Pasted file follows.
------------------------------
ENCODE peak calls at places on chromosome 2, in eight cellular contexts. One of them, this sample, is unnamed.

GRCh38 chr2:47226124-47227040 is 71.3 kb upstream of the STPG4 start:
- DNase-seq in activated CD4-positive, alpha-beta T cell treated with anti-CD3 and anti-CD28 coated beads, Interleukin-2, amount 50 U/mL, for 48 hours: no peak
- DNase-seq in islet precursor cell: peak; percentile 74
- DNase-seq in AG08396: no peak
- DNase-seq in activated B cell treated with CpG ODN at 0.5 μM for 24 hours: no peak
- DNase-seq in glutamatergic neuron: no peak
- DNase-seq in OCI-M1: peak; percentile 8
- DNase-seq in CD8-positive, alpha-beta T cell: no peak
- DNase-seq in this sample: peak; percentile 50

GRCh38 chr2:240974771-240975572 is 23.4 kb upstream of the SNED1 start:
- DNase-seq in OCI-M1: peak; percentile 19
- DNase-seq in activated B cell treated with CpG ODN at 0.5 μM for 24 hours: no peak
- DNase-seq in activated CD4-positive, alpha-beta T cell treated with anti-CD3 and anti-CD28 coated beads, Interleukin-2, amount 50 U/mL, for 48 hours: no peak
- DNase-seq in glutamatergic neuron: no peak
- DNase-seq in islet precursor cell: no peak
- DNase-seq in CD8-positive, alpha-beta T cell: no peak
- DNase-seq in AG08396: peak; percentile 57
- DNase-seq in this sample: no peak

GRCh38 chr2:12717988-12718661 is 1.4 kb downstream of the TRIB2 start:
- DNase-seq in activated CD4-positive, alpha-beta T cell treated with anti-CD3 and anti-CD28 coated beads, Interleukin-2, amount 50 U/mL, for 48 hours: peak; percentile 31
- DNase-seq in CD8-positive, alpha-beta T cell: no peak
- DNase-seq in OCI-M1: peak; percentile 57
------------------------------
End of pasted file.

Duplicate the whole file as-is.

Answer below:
ENCODE peak calls at places on chromosome 2, in eight cellular contexts. One of them, this sample, is unnamed.

GRCh38 chr2:47226124-47227040 is 71.3 kb upstream of the STPG4 start:
- DNase-seq in activated CD4-positive, alpha-beta T cell treated with anti-CD3 and anti-CD28 coated beads, Interleukin-2, amount 50 U/mL, for 48 hours: no peak
- DNase-seq in islet precursor cell: peak; percentile 74
- DNase-seq in AG08396: no peak
- DNase-seq in activated B cell treated with CpG ODN at 0.5 μM for 24 hours: no peak
- DNase-seq in glutamatergic neuron: no peak
- DNase-seq in OCI-M1: peak; percentile 8
- DNase-seq in CD8-positive, alpha-beta T cell: no peak
- DNase-seq in this sample: peak; percentile 50

GRCh38 chr2:240974771-240975572 is 23.4 kb upstream of the SNED1 start:
- DNase-seq in OCI-M1: peak; percentile 19
- DNase-seq in activated B cell treated with CpG ODN at 0.5 μM for 24 hours: no peak
- DNase-seq in activated CD4-positive, alpha-beta T cell treated with anti-CD3 and anti-CD28 coated beads, Interleukin-2, amount 50 U/mL, for 48 hours: no peak
- DNase-seq in glutamatergic neuron: no peak
- DNase-seq in islet precursor cell: no peak
- DNase-seq in CD8-positive, alpha-beta T cell: no peak
- DNase-seq in AG08396: peak; percentile 57
- DNase-seq in this sample: no peak

GRCh38 chr2:12717988-12718661 is 1.4 kb downstream of the TRIB2 start:
- DNase-seq in activated CD4-positive, alpha-beta T cell treated with anti-CD3 and anti-CD28 coated beads, Interleukin-2, amount 50 U/mL, for 48 hours: peak; percentile 31
- DNase-seq in CD8-positive, alpha-beta T cell: no peak
- DNase-seq in OCI-M1: peak; percentile 57